The Federal Bureau of Investigation tried to get tough on Apple last year after the San Bernardino terrorist attacks. The Feds wanted to hack into one of the terrorist’s smartphones using a technique that, Apple said, could render all iPhones – and by extension all iPhone users – vulnerable to hacking.
The FBI pushed. Apple stood firm. Now the Associated Press has joined forces with two other news agencies – Gannett Co, which owns USA Today, and Vice Media LLC – to sue the FBI to get records pertaining to the Feds contract with an as yet named vendor who gave investigators a tool to unlock the phone.
The FBI alleged the deal with the undisclosed hacker allowed them to drop threats against Apple rather than the groundswell of public support for the tech company. But the Associated Press is having none of that. In the lawsuit, the complainant says:
“Understanding the amount that the FBI deemed appropriate to spend on the tool, as well as the identity and reputation of the vendor it did business with, is essential for the public to provide effective oversight of government functions and help guard against potential improprieties…”
In other words, who is the government paying to break into privately owned phones, how much and how often. While these questions are not likely to be answered by this suit, the fact that the suit is happening goes a long way toward getting some of these answers, because someone had to take the lead … and few groups have the same sway as the combined power of the AP, Gannett, and VICE.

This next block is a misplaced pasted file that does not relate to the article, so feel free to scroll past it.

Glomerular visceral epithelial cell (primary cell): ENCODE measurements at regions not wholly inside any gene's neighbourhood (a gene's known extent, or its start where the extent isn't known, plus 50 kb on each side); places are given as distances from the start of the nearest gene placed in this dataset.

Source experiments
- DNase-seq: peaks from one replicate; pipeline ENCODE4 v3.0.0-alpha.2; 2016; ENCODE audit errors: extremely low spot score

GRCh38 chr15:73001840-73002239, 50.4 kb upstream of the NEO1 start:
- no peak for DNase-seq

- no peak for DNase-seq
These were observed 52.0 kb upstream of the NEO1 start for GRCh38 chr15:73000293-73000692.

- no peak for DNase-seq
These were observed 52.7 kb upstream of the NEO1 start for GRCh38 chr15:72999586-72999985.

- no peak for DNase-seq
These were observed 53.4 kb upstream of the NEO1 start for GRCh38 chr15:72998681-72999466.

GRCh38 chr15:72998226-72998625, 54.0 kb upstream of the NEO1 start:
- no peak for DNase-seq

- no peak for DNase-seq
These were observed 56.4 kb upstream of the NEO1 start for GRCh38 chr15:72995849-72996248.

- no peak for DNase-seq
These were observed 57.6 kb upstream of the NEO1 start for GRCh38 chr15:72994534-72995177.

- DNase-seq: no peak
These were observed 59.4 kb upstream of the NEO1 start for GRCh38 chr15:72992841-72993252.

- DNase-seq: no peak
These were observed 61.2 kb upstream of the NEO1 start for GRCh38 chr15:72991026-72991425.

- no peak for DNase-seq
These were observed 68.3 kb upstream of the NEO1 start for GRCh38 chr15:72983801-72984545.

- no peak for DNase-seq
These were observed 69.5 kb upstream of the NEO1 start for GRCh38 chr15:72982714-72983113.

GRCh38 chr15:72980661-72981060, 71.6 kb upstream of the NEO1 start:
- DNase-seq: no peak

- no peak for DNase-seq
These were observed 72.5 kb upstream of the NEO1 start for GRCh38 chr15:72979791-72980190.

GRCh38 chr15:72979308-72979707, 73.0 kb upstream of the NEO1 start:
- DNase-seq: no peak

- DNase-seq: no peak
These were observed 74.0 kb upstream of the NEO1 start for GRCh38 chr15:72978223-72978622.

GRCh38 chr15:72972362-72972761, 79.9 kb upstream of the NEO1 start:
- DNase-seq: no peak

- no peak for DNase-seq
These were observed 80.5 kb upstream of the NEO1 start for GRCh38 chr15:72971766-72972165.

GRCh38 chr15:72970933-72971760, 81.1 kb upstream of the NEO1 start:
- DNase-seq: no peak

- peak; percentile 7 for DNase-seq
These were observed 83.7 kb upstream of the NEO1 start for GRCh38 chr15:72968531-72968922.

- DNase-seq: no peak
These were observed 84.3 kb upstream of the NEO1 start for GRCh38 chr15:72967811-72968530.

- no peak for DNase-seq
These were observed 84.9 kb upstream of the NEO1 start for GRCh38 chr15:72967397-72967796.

The suit cites the Freedom of Information Act, claiming the information should be accessible and that the U.S. public deserves to know what the FBI is doing with tax dollars, especially if it poses a security risk to American citizens. All previous requests for the information have been ignored or rebuffed. The FBI says releasing the information could hinder “enforcement proceedings.”
While legal decisions will likely play a decisive role in the proceedings, public pressure could very well assist in the press company’s efforts to receive the information. How much and how often, as well as what the narrative will be will be up to the editors at these various media agencies.
David Firester specializes in intelligence analysis and is founder of TRAC Intelligence.